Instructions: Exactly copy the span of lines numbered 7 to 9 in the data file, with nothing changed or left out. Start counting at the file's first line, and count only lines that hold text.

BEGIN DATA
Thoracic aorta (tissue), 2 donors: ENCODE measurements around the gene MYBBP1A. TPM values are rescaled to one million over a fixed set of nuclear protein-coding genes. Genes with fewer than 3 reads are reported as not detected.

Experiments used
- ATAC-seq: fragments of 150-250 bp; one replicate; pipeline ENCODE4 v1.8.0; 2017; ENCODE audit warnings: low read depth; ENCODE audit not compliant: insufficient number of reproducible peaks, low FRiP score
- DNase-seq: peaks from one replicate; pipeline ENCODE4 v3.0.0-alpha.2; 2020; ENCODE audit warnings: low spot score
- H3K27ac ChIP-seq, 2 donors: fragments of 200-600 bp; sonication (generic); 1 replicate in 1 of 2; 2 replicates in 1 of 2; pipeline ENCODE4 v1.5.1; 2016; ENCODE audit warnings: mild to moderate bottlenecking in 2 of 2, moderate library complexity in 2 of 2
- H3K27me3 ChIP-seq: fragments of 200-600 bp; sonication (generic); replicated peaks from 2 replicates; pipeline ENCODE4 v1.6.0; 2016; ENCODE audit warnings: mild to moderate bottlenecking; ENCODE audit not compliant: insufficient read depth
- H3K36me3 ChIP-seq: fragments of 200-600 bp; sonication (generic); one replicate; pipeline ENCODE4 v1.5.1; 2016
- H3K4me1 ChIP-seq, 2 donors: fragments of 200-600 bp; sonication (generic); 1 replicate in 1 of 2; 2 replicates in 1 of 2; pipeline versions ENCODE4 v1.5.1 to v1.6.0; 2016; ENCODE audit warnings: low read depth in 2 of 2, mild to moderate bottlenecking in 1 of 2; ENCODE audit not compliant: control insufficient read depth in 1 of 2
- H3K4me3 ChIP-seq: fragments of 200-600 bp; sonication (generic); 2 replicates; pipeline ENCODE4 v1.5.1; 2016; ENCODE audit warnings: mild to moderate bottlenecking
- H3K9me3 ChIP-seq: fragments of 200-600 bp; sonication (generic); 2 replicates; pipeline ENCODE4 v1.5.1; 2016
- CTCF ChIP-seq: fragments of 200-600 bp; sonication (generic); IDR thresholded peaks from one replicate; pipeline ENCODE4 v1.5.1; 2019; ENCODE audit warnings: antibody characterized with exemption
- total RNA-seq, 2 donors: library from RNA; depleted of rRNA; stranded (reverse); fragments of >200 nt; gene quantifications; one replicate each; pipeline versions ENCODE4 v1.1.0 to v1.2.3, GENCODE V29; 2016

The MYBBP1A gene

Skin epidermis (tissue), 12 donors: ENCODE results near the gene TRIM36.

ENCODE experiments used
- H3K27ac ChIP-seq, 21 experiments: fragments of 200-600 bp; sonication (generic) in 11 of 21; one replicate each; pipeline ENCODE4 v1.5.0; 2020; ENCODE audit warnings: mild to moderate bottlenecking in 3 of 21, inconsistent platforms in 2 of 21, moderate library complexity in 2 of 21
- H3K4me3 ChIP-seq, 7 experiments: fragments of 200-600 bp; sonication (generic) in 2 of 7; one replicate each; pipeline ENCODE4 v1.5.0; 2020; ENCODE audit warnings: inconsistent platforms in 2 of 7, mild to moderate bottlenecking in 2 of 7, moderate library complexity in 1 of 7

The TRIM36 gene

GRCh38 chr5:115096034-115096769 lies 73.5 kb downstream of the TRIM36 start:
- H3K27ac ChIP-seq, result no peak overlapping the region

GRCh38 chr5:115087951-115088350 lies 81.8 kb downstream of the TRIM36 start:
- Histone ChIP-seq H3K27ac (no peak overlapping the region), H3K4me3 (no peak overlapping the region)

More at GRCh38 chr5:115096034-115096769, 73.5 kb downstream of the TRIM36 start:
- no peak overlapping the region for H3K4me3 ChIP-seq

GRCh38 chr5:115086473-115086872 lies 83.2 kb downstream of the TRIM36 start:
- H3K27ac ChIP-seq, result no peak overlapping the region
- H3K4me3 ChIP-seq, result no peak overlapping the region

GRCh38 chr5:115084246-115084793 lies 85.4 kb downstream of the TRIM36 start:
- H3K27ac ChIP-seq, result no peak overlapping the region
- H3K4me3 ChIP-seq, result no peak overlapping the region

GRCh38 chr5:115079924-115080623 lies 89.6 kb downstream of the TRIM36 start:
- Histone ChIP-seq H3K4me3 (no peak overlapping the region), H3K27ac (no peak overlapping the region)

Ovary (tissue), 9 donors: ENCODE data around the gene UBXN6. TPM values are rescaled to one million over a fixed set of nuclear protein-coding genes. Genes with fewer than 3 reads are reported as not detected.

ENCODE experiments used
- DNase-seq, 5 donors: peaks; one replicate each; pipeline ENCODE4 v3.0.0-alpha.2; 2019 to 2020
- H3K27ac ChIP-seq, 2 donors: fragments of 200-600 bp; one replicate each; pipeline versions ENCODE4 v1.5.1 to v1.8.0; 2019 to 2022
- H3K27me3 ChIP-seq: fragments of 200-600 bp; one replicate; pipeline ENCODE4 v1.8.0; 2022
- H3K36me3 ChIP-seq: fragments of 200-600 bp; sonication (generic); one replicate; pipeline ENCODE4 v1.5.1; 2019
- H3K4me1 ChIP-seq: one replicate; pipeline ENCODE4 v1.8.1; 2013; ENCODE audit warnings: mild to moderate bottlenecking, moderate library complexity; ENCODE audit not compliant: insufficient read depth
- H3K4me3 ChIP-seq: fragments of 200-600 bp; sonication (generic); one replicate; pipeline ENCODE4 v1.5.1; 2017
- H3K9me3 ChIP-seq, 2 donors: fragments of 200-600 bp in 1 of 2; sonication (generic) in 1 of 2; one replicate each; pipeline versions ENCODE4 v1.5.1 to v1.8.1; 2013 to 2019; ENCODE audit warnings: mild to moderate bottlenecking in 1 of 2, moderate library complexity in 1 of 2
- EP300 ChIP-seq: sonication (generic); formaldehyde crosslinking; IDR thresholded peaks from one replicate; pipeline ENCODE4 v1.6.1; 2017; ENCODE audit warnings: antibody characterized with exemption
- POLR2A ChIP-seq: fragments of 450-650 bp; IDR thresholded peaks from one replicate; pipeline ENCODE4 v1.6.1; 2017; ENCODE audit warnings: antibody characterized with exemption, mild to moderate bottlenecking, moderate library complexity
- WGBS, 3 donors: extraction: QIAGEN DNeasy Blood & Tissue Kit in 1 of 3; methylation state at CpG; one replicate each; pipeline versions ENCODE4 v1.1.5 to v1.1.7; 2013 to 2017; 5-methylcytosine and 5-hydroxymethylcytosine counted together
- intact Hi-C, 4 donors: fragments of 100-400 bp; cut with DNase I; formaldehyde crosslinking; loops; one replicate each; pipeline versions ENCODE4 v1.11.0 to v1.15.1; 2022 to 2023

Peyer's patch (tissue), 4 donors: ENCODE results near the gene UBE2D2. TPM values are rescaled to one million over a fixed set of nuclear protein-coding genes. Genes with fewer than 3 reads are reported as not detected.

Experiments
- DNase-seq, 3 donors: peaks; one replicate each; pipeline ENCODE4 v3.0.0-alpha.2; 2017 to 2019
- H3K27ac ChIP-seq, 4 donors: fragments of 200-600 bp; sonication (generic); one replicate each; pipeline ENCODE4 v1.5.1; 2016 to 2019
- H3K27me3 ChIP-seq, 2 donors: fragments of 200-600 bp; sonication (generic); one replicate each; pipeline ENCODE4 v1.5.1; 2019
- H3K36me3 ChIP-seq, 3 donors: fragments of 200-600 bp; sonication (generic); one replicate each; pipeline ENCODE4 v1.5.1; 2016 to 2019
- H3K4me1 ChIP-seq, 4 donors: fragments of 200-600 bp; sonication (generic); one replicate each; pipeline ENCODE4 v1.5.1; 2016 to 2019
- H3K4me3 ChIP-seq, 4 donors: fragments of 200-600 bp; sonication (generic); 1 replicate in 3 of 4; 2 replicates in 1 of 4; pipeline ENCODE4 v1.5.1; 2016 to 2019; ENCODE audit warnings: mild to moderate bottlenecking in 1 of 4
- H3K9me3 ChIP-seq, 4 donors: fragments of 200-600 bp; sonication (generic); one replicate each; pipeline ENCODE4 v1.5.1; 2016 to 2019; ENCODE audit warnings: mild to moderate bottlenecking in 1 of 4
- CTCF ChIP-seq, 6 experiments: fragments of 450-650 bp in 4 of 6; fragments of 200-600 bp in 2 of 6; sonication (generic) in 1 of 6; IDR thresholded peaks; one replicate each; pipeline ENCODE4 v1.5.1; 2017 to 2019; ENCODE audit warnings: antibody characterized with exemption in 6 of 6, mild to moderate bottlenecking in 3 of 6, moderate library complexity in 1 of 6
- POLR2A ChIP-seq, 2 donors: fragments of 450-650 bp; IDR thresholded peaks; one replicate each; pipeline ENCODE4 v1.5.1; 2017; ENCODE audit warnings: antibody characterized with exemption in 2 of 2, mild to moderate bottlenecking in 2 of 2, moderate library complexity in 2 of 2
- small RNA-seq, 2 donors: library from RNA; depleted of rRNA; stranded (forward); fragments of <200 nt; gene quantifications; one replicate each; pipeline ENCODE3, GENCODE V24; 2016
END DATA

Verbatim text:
- H3K36me3 ChIP-seq: fragments of 200-600 bp; sonication (generic); one replicate; pipeline ENCODE4 v1.5.1; 2016
- H3K4me1 ChIP-seq, 2 donors: fragments of 200-600 bp; sonication (generic); 1 replicate in 1 of 2; 2 replicates in 1 of 2; pipeline versions ENCODE4 v1.5.1 to v1.6.0; 2016; ENCODE audit warnings: low read depth in 2 of 2, mild to moderate bottlenecking in 1 of 2; ENCODE audit not compliant: control insufficient read depth in 1 of 2
- H3K4me3 ChIP-seq: fragments of 200-600 bp; sonication (generic); 2 replicates; pipeline ENCODE4 v1.5.1; 2016; ENCODE audit warnings: mild to moderate bottlenecking